Instrumentalist - Cello
Acclaim
Emerson Strings and guests captivate full house with pair of Brahms sextets
SCHENECTADY -- The Emerson String Quartet brought two estimable colleagues Sunday afternoon to Union College's Memorial Chapel to play Brahms' two sextets as part of the International Festival of Chamber Music. From the first strains, the capacity crowd cast all cares away. The sound was like rich chocolate.

Violinists Philip Setzer and Eugene Drucker, violists Lawrence Dutton and Paul Neubauer, and cellists David Finckel and Colin Carr played to a passionate and concentrated perfection.

They began with the first sextet in B-flat Major that Brahms began in 1857 at age 24, but worked on for three years before it was premiered in 1860. Very sunny in mood and harmonies over the four movements, it still has a very complex tapestry of interweaving lines. The players rarely had a few bars of rest because the music was so continuous.

Finckel, who played the first movement's theme, projected with his customary rich tones in a very direct, simple, strong line. The movement ended with a piquant series of plucked bars.

The second movement showed off Dutton, who pushed through his lines boldly. The several variations included one that mimicked a mechanical music box with harmonics and plucked strings.

The third movement had unexpected shifts but the fourth movement varied between an open quality to high drama. The musicians played with great concentration.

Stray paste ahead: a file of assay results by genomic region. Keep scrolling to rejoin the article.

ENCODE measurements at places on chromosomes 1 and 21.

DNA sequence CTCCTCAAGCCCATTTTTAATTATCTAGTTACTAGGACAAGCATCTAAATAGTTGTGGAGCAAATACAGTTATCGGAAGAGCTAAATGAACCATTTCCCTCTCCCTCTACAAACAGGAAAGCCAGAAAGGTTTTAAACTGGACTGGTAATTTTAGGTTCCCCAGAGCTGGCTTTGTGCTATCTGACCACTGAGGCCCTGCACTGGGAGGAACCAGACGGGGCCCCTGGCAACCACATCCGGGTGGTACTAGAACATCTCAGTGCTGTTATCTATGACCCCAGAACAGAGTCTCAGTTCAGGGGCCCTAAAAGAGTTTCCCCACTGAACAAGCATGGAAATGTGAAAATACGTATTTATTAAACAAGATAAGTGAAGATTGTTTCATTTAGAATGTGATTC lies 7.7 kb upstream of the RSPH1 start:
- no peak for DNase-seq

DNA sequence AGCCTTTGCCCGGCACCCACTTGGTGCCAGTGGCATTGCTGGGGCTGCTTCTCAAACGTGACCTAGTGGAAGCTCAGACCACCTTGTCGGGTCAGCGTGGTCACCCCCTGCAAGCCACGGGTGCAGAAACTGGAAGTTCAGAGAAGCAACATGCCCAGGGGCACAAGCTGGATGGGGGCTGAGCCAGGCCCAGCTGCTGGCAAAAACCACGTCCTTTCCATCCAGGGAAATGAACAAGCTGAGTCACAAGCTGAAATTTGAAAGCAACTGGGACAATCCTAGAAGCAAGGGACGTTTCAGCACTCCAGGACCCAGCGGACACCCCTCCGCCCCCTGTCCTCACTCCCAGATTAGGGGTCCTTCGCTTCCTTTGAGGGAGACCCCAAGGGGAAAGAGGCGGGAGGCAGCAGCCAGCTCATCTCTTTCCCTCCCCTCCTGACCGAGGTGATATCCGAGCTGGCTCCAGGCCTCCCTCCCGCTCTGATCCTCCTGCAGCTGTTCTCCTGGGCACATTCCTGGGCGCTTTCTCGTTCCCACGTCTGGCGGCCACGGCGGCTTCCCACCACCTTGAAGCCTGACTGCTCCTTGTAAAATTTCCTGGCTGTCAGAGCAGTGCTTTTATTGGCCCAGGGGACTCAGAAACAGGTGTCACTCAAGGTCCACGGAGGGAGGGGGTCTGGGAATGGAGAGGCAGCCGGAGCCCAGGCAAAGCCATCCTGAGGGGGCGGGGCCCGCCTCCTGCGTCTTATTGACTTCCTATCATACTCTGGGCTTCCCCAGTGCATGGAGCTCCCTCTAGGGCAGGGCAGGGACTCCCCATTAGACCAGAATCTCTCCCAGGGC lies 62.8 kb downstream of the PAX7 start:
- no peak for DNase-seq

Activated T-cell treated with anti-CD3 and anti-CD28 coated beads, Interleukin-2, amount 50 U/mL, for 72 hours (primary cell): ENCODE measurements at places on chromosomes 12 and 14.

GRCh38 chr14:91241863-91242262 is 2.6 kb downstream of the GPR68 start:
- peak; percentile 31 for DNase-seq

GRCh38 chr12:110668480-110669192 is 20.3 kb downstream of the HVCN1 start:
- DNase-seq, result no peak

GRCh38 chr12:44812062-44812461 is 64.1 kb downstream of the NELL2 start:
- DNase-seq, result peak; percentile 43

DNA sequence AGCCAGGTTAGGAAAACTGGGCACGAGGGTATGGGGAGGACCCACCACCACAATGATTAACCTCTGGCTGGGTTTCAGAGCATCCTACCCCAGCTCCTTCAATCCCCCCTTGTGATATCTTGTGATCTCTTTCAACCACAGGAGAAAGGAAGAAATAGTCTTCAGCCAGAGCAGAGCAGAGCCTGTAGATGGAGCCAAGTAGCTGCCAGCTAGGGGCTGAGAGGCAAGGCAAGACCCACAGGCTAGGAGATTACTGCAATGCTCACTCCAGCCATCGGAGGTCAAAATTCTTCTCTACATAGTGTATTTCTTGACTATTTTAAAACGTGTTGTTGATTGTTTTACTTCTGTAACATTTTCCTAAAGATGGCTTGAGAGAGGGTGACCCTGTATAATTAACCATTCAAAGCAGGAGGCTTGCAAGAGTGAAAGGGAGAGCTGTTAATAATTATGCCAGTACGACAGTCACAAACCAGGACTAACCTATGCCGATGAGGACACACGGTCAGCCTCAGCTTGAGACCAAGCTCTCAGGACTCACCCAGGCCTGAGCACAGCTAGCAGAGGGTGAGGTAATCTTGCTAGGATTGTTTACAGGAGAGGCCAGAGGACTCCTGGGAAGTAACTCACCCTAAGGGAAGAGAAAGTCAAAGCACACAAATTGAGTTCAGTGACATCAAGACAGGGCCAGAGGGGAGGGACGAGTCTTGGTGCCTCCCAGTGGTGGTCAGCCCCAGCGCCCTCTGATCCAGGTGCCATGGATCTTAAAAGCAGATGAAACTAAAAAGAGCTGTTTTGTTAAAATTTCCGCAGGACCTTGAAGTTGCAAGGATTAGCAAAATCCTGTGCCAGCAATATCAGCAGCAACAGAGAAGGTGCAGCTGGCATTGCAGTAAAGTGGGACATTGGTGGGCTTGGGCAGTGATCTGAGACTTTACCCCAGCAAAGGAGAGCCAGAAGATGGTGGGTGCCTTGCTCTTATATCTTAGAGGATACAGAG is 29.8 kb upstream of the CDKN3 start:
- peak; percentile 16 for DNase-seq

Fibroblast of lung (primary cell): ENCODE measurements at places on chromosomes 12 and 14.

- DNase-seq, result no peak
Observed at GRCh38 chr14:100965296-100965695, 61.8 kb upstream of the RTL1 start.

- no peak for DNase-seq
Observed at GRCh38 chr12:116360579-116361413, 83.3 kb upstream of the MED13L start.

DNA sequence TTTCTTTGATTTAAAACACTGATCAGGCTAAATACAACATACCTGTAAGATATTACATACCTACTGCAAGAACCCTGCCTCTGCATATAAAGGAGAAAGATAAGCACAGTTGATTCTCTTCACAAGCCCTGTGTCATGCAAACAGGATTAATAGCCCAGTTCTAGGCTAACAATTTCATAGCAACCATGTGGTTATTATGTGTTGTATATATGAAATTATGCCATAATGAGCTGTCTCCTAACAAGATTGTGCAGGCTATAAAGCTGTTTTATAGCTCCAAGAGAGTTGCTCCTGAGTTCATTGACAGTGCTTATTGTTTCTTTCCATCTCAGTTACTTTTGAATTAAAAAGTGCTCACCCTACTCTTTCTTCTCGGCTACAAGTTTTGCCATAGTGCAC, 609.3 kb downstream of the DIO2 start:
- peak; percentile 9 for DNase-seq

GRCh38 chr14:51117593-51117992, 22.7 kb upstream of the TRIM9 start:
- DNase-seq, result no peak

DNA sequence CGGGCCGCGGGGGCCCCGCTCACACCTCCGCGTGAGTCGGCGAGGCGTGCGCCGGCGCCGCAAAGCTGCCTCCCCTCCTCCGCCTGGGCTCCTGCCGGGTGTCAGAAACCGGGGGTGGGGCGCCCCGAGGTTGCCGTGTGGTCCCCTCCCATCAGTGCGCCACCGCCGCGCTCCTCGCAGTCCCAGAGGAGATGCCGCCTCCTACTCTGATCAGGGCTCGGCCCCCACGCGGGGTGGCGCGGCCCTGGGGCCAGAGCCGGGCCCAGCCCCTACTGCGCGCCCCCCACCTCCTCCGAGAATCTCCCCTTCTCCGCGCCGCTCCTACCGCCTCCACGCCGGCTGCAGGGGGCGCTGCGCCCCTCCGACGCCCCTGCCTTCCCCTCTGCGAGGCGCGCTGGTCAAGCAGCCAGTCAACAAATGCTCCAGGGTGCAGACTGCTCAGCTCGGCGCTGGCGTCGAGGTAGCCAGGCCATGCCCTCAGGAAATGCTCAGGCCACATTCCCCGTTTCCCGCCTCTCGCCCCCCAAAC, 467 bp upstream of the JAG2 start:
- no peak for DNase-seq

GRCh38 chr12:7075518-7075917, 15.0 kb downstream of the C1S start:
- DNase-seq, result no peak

Big Response

The crowd responded with bravos and a huge applause and then swarmed the stage to purchase all the available CDs within minutes.

The second sextet in G Major was written in 1864 when Brahms was 31. He based some of the opening movement's theme around a former lover, Agatha, by using the tones A-G-A-B (for "t") and E.

Compared to his first sextet, the four movements had a lighter more lyrical and romantic quality with different methods of thematic development.

Melodies soared and the texture ranged from delicate to robust. The musicians set a propulsive energy, and showed a strong ensemble sense and great balances and pitch.

The most interesting movement was the last one which seemed to presage Tchaikovsky. It was frothy and dancey and had the same type of swirling lines and scalar passages that are so typical in his music, especially that which is used for the ballet. It was a very different kind of sound. Maybe he was listening?

The Emerson had intended to record the concert for Deutsche Grammophon but changed its mind because "they weren't ready," said series organizer Dan Berkenblit. How much better will they sound when they do record?
Geraldine Freedman, Schenectady Daily Gazette
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